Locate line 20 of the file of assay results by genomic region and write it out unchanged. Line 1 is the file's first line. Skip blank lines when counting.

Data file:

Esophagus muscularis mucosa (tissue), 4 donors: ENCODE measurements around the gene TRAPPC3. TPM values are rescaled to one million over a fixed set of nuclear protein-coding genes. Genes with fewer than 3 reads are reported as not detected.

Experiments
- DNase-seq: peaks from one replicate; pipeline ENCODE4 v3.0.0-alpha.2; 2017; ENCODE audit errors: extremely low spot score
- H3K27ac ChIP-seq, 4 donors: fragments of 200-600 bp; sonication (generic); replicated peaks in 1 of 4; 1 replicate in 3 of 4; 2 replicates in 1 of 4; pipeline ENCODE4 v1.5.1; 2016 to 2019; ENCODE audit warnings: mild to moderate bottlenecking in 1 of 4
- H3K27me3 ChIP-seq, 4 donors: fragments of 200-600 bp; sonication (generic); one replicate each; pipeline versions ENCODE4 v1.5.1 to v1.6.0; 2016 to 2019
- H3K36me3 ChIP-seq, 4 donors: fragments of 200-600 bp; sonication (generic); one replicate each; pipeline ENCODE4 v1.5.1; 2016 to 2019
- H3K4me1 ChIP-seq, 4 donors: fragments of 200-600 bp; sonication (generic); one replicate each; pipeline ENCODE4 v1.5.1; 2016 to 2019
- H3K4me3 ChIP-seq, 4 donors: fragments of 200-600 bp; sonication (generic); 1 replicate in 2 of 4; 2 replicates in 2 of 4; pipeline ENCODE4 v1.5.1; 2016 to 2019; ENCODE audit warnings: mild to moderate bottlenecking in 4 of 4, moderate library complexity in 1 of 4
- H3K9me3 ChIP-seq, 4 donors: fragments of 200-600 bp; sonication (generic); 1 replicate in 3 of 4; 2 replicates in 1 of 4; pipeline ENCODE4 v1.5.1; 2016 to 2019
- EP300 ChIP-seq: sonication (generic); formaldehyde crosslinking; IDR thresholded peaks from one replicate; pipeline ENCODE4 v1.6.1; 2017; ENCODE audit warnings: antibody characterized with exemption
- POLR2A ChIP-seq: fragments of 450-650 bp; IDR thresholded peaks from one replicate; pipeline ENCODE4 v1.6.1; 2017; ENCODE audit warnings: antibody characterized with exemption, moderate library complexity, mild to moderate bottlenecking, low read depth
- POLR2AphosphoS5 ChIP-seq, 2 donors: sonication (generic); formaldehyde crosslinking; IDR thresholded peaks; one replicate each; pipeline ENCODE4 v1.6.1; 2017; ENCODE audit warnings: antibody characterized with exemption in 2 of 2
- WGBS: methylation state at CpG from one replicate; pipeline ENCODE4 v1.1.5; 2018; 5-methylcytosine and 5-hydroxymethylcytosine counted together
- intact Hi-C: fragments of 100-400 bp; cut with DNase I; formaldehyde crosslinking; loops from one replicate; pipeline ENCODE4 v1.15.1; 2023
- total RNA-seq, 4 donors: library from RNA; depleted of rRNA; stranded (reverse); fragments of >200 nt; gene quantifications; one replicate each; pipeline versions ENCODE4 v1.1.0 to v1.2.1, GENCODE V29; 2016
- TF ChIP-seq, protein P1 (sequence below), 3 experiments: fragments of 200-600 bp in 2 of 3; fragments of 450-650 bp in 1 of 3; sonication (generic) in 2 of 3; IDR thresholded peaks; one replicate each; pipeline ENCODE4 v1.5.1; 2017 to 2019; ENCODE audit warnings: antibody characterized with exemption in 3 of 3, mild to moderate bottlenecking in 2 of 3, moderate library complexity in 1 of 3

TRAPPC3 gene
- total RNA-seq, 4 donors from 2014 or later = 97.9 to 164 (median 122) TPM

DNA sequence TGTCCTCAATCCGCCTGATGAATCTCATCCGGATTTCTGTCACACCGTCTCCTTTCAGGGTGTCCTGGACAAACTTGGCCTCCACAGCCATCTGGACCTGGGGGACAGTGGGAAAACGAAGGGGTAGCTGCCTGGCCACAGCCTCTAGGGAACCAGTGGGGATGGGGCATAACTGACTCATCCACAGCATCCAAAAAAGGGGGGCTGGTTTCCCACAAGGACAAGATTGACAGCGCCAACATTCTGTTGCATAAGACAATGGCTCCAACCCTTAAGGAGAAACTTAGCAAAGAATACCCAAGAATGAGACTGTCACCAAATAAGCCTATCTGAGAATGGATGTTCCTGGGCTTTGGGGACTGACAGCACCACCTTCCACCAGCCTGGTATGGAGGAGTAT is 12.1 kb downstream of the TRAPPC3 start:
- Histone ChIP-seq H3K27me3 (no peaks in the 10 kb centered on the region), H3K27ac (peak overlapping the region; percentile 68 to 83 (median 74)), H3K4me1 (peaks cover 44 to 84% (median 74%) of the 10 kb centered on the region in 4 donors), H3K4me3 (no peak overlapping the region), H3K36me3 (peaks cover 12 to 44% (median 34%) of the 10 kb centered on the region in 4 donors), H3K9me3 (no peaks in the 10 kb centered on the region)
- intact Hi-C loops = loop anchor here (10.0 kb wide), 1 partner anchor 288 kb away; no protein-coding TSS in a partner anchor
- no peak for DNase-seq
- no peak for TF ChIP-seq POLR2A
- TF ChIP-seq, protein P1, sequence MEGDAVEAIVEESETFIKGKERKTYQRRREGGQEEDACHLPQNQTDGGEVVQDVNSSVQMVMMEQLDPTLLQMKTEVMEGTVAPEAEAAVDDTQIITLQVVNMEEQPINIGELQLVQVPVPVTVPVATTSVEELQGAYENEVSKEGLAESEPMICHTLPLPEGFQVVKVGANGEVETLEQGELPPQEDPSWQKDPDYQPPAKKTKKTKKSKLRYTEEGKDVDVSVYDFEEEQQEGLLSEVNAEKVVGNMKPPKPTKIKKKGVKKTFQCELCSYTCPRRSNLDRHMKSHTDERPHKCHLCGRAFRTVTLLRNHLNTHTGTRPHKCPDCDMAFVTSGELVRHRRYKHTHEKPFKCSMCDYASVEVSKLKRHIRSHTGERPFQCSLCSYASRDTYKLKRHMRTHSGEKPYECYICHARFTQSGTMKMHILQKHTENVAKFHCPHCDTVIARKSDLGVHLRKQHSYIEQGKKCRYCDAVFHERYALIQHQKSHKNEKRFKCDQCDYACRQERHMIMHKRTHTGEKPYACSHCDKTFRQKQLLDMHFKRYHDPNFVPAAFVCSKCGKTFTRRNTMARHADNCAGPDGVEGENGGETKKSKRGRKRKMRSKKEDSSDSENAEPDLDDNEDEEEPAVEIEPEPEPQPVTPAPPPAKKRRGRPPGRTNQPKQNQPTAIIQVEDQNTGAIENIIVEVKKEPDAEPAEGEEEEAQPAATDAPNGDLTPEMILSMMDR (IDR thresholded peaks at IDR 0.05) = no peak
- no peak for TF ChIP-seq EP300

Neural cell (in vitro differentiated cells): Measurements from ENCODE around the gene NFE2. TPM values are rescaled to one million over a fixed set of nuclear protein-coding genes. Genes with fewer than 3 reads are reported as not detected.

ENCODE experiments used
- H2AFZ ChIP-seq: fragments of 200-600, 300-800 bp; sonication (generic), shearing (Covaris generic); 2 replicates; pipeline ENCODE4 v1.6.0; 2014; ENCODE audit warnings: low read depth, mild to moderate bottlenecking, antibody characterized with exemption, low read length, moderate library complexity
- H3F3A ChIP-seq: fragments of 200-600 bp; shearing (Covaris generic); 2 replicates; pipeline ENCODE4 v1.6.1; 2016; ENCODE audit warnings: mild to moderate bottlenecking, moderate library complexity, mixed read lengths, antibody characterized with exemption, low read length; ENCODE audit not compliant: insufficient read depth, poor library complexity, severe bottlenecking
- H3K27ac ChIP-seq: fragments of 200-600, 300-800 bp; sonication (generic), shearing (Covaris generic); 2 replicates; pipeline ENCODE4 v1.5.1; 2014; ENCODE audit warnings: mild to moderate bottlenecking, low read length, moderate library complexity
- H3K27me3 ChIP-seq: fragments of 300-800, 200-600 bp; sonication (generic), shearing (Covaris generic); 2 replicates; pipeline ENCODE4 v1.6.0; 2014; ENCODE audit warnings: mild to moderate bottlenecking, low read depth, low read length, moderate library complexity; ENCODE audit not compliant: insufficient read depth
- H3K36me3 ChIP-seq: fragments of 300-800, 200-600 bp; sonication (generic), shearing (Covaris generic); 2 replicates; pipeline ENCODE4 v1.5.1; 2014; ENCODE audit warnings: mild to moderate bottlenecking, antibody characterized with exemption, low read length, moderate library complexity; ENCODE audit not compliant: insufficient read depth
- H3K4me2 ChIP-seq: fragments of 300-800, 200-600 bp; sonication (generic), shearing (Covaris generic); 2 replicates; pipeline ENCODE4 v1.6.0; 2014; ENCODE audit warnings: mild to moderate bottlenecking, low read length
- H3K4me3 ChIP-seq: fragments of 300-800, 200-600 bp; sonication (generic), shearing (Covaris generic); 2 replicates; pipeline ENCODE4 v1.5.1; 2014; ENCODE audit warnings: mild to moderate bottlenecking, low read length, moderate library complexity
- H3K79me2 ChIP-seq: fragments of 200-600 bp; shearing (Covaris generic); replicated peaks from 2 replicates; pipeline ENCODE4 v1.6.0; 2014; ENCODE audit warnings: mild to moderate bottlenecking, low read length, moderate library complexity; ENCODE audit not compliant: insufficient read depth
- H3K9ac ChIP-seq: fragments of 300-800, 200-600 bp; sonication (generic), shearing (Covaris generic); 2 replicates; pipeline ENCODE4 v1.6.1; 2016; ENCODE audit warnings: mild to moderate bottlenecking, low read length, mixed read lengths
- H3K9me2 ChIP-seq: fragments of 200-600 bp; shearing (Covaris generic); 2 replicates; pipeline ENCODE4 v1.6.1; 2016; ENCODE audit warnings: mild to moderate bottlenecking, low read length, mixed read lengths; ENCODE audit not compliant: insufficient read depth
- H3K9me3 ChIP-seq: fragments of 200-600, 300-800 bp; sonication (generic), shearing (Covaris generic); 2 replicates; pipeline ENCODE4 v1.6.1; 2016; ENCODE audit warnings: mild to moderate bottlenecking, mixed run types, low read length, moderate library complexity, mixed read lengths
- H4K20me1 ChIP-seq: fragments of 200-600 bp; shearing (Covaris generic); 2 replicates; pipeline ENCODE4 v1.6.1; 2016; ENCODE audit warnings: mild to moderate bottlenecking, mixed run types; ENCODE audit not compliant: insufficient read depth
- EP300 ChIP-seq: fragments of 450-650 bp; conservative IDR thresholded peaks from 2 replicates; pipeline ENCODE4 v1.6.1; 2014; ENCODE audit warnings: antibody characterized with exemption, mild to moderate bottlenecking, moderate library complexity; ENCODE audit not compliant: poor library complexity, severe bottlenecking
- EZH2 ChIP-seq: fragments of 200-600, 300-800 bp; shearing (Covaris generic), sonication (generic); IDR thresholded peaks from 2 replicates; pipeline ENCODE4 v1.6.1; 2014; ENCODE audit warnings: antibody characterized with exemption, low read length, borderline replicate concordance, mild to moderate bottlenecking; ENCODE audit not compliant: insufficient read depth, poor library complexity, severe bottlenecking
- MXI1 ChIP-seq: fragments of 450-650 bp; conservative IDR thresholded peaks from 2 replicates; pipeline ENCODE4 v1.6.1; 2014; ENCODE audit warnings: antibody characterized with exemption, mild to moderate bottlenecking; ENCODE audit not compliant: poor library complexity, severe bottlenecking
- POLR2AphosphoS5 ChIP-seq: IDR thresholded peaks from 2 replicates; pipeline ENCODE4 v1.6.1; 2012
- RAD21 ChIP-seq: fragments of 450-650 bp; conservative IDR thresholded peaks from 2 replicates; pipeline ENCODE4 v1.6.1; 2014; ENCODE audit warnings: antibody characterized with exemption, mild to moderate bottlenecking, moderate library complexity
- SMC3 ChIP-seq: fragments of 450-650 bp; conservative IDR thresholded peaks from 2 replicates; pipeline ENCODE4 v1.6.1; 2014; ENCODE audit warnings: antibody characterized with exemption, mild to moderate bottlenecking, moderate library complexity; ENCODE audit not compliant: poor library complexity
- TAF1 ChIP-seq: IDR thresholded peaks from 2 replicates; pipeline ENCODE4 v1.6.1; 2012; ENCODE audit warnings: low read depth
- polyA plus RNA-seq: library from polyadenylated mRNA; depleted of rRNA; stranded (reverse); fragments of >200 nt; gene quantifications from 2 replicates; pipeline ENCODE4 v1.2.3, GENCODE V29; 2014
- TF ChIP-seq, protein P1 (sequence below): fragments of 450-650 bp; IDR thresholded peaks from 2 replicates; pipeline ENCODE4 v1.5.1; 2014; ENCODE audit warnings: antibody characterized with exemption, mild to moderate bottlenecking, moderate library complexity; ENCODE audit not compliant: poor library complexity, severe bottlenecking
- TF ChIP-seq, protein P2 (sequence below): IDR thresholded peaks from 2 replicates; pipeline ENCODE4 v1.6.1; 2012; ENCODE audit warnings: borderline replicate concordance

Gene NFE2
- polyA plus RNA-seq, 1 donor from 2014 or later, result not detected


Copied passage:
- Histone ChIP-seq H3K27me3 (no peaks in the 10 kb centered on the region), H3K27ac (peak overlapping the region; percentile 68 to 83 (median 74)), H3K4me1 (peaks cover 44 to 84% (median 74%) of the 10 kb centered on the region in 4 donors), H3K4me3 (no peak overlapping the region), H3K36me3 (peaks cover 12 to 44% (median 34%) of the 10 kb centered on the region in 4 donors), H3K9me3 (no peaks in the 10 kb centered on the region)